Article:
New York Times Editorial: Fighting Racial Isolation in Hartford
Fighting Racial Isolation in Hartford
by The Editorial Board
January 31, 2015
©The New York Times
The fact that New York has the most segregated public schools in the nation does not bode well for the state’s future. It is a disaster for poor and minority children, who are disproportionately trapped in schools that will not prepare them for the new economy. And it is harming children of all races and economic levels who are in demographically homogeneous schools that do not reflect society or expose them to fresh perspectives.
New York’s political leaders need not look far for ideas. Connecticut has a desegregation program that has revitalized the once-dismal school system in Hartford. Created in response to a 1996 State Supreme Court ruling, it has relied on a voluntary school transfer plan and a vibrant system of magnet schools to improve opportunities for inner-city children and draw suburban families back to a city that was considered an educational dead zone.
This renaissance has its roots in a 1989 civil rights lawsuit, Sheff v. O’Neill. The plaintiffs’ lawyers argued that minority children in Hartford and white children in the surrounding suburban districts were both being denied the racially integrated public school educations they were entitled to under the state’s Constitution. The complaint also showed that the heavily poor, mainly minority children of Hartford were receiving a worse education than their suburban counterparts.
The Connecticut Supreme Court ruled in favor of the plaintiffs and urged political leaders to put school integration at the top of their agenda. Eventually, the state, the city and the plaintiffs agreed to a sweeping desegregation plan that called for a huge state investment in a new system of magnet schools and a two-way transfer plan that allowed Hartford children to attend school in the suburbs and suburban children to travel to the city. One of the most prestigious magnet schools, the Academy of Aerospace and Engineering, is rated the best high school in the state and 15th in the nation by U.S. News and World Report.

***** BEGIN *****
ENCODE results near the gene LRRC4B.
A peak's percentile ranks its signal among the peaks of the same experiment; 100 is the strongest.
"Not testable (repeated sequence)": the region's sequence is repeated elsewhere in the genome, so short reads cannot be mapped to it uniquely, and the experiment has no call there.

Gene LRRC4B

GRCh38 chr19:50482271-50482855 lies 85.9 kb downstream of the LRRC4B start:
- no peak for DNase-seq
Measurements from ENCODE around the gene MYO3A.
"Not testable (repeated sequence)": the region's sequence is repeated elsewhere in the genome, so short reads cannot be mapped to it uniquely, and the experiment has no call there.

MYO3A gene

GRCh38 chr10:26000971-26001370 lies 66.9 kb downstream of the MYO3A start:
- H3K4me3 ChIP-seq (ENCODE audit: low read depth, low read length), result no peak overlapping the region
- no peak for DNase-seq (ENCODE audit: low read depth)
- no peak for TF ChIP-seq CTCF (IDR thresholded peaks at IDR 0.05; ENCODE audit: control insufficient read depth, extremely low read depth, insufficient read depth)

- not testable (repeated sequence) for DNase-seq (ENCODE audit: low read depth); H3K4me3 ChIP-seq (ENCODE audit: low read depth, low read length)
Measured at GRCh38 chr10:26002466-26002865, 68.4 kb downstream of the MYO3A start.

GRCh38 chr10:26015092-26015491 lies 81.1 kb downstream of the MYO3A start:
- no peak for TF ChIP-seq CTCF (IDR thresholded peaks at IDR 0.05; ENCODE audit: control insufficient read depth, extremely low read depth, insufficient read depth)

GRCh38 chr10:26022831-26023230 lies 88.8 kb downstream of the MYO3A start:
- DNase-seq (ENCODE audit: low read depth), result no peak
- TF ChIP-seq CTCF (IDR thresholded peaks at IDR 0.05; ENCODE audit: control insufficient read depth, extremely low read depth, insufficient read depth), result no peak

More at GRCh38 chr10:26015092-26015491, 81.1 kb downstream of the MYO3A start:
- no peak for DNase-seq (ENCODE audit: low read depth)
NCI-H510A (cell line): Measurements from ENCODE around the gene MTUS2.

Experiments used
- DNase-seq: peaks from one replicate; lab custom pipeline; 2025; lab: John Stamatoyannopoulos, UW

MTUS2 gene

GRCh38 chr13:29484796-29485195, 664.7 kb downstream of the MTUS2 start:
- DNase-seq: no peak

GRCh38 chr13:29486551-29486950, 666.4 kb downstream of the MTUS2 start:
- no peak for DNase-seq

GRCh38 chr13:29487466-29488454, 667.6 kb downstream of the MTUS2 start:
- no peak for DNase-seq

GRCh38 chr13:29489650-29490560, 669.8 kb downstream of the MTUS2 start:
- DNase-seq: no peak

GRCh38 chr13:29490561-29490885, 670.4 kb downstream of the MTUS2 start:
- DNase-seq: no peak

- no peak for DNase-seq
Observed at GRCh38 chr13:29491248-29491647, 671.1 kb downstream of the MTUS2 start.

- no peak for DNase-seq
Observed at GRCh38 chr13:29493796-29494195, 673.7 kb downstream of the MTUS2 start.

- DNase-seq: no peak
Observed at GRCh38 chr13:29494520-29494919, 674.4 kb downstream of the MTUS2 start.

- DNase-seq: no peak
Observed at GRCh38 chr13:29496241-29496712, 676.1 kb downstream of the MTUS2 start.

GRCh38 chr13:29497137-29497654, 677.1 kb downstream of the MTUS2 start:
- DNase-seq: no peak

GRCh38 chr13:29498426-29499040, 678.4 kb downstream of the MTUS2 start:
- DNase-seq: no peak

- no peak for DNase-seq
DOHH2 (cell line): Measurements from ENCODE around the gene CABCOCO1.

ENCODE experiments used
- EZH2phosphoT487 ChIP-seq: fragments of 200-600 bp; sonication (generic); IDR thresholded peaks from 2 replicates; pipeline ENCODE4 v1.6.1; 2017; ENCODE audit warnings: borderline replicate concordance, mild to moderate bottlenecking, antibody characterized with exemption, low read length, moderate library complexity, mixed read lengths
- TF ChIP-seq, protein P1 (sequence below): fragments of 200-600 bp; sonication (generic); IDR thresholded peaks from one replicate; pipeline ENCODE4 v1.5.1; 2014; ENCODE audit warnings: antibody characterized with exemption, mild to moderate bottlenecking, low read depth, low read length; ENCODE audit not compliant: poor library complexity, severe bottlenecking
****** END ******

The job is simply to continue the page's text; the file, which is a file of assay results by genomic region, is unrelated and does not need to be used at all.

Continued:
Connecticut as a whole still has some of the country’s worst achievement gaps. But a study of 2012 data by the Capitol Region Education Council, a nonprofit that operates 19 of the Hartford area’s magnet schools, showed academic improvement for all ethnic groups — and smaller achievement gaps than in the state as a whole — even though the schools have a higher percentage of poor students than the state average.
Racial isolation was the norm when the suit was first filed. Recent data show that 47.5 percent of Hartford children now attend integrated schools — defined under the Sheff agreement as schools in which fewer than three-fourths of the children are members of minority groups. This means that more than half of city students are still confined to segregated, often low-quality schools. But the agreement has shown many parents what public schooling can be and is creating demand for reform of the schools left behind.
The Hartford experience shows that it is possible to fight racial isolation and improve education at the same time. Political leaders in New York should bear that in mind when they feel tempted to throw up their hands and declare the segregation problem insoluble.